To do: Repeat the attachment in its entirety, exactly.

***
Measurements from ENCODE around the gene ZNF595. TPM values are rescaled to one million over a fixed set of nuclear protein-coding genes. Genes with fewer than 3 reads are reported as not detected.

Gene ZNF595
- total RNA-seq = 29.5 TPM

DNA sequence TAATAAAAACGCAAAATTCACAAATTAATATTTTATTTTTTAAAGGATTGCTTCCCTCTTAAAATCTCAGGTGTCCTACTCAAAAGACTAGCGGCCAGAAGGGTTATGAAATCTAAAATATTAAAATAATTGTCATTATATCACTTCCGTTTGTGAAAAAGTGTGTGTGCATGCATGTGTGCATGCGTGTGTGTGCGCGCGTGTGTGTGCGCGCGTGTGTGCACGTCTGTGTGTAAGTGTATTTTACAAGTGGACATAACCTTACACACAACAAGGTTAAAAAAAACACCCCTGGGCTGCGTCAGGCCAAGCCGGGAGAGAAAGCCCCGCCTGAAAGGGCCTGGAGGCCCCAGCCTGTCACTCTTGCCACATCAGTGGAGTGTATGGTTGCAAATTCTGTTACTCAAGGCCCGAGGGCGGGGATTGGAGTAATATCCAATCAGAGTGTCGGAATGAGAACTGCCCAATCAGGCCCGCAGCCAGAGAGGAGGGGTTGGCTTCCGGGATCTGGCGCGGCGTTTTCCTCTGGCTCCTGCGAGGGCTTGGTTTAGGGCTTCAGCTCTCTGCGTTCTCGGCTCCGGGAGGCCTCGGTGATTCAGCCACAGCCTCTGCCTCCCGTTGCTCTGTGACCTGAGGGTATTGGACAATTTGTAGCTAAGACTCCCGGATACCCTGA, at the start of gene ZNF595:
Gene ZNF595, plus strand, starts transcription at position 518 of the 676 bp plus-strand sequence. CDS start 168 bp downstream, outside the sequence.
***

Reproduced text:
Measurements from ENCODE around the gene ZNF595. TPM values are rescaled to one million over a fixed set of nuclear protein-coding genes. Genes with fewer than 3 reads are reported as not detected.

Gene ZNF595
- total RNA-seq = 29.5 TPM

DNA sequence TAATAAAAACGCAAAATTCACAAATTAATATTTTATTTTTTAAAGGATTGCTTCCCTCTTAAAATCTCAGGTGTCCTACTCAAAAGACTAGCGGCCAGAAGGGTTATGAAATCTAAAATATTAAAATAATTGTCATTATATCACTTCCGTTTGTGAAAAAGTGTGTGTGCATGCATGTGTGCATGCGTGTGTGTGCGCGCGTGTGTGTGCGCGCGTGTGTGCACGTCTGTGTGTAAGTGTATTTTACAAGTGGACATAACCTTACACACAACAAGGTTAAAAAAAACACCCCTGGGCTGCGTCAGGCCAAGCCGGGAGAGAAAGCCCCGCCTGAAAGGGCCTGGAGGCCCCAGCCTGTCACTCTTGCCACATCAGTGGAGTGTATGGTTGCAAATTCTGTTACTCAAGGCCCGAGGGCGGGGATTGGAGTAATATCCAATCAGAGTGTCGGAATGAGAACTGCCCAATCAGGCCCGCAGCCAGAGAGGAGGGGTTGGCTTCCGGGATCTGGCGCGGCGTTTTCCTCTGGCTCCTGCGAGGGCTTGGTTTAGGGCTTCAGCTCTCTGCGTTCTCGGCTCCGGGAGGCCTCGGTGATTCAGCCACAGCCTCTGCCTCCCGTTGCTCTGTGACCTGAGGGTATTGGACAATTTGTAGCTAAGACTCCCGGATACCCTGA, at the start of gene ZNF595:
Gene ZNF595, plus strand, starts transcription at position 518 of the 676 bp plus-strand sequence. CDS start 168 bp downstream, outside the sequence.